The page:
"Your Mom is So Berkeley" started out as a joke at work. We thought it was funny so I wrote a note for some friends on facebook. They thought it was funny so I made a facebook group. The "Your Mom is so Berkeley" facebook group now has over 2,500 members so I've decided to bring it out to a wider audience. I hope you like it.

Contact us: yourmomissoberkeley@gmail.com
Follow us on Twitter: @yourmomissoberk

Wednesday, May 19, 2010

Story Time

Tie dyed sheets.  Courtesy of Erin Duran

Hi All,

I know it's been a little while since our last post but things have been chaotic here at YMISB world headquarters.  Sick babies coupled with GRE study have conspired to keep us off teh interwebs.  So to make up for it here's an extra action packed post.

Every so often we get posts that aren’t really jokes and can’t be fit into the standard “Your mom is so…” format.  While this flies in the face of YMISB’s founding principles a lot of these stories are too good to discard.  They show the passion people have for Berkeley and for their moms.  You’ll notice, when we find one that fits, we often include these stories in the posts here as a lead in to the standard joke posts.  Today we present a whole post dedicated to people’s stories and introduce some of the categories they seem to fall in to.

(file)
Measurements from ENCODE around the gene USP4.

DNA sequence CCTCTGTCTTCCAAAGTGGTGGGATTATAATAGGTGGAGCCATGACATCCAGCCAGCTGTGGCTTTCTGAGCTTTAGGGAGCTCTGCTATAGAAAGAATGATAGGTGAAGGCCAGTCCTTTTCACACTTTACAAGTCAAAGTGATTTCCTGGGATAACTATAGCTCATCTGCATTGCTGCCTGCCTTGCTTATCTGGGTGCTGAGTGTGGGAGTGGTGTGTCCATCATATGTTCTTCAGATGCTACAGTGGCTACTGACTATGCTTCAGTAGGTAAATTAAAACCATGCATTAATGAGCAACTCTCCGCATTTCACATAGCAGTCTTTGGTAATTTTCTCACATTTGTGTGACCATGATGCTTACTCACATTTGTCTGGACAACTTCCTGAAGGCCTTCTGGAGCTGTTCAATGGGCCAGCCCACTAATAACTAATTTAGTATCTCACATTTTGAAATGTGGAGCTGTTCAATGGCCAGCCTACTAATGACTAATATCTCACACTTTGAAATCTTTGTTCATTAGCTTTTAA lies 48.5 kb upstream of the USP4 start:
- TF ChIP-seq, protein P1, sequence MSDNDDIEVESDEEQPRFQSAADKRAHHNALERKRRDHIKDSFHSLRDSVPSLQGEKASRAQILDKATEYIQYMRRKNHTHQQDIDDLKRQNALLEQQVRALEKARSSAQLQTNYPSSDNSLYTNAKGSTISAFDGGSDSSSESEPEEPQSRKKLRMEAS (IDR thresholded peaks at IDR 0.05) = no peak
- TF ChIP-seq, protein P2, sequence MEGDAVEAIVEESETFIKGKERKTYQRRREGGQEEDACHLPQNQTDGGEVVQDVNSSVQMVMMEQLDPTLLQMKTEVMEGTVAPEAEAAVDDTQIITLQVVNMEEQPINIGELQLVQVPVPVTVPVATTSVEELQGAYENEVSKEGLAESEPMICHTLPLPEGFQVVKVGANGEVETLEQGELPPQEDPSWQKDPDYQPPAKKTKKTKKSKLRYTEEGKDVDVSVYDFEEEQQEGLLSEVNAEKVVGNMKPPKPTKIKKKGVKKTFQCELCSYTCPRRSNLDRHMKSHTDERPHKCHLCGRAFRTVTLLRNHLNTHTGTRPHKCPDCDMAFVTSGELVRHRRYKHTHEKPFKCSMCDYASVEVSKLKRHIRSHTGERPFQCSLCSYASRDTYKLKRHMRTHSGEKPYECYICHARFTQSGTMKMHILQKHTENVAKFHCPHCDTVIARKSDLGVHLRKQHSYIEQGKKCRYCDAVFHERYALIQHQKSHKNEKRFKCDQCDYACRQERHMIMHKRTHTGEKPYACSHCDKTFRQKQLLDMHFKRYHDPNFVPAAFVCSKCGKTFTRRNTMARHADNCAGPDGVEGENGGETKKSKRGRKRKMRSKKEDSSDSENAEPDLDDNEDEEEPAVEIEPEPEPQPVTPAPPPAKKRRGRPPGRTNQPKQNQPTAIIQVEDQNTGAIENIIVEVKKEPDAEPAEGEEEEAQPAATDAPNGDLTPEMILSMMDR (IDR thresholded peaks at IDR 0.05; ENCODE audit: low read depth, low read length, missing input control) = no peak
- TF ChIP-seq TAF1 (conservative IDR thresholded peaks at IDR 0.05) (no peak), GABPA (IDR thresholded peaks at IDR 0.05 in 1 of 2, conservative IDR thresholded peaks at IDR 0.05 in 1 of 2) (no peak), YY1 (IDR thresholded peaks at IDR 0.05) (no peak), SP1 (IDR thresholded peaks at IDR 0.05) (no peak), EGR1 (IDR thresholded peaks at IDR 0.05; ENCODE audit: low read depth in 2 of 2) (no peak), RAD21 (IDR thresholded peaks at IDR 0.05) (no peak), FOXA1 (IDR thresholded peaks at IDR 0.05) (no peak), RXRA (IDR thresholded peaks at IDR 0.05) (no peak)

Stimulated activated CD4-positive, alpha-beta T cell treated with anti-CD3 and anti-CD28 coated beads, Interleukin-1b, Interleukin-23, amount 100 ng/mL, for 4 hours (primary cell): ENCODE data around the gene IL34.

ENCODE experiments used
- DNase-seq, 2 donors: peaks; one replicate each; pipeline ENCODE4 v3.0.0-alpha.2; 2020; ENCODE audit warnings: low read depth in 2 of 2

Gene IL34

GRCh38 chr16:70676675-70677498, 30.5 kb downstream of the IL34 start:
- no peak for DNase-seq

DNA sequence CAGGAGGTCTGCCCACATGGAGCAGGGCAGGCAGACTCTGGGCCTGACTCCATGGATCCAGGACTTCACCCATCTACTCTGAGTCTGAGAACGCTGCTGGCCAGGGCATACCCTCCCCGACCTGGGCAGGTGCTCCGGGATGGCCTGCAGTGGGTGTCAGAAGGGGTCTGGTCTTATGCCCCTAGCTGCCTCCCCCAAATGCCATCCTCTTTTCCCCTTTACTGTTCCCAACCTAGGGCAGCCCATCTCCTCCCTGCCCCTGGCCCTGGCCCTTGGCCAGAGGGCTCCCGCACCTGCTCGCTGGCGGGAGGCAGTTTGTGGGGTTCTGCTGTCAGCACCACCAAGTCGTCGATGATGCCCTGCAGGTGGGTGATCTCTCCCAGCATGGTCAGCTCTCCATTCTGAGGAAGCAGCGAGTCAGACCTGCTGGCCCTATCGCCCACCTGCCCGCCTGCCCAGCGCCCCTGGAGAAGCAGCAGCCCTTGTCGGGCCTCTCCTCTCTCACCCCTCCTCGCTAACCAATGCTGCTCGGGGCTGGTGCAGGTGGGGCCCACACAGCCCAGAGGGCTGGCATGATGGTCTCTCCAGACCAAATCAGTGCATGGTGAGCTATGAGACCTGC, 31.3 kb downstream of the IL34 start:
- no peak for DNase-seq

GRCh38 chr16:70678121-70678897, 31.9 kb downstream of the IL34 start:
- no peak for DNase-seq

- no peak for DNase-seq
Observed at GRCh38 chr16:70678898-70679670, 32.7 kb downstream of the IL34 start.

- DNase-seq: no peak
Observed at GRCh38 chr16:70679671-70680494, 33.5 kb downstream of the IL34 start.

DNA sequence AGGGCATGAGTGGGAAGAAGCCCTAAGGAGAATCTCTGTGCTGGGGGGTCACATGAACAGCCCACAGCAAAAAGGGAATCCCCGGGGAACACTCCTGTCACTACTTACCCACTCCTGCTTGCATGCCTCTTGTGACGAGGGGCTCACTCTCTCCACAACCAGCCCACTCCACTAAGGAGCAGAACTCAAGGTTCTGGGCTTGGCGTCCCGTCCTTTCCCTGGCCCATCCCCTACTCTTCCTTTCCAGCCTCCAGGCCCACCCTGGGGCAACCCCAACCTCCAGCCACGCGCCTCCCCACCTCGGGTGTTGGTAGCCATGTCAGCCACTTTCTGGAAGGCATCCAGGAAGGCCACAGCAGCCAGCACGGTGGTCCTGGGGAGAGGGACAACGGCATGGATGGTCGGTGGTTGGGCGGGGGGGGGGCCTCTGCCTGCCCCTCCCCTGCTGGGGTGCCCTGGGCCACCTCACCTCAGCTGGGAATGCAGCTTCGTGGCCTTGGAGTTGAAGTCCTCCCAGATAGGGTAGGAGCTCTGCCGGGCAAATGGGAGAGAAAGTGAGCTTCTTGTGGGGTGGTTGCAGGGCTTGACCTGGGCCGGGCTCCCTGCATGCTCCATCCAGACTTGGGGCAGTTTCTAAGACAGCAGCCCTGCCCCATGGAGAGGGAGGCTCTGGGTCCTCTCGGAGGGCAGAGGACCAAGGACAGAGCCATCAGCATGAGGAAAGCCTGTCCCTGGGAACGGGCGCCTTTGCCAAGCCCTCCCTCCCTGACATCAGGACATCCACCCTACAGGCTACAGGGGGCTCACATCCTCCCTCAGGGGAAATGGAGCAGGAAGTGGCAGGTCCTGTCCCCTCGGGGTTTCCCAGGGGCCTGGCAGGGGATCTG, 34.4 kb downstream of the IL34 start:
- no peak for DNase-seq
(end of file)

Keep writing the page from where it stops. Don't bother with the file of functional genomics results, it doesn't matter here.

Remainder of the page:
Not Berkeley:

Susan Raymond: Well, my mom is not officially "Berkeley", but she did take me to see the original Los Angeles cast of "Hair" at the Aquarius Theater way the heck back when. She also met John and Yoko, and subsequently cut her hair super short, just like J & Y were stylin'. Mother is, however, a princess at heart, so the closest she... would get to Berkeley now is a nice stay in a luxury suite at the Claremont - oh, and dinner at the Chez Panisse. Upstairs or down.

I was so clueless:

Anna Moyles: So many of these rang true for me. I was also the college freshman who had to be taught how to use the dryer, the microwave, and the cable box. I went to Dairy Queen for the first time and asked where the frozen yogurt was.

SO Berkeley: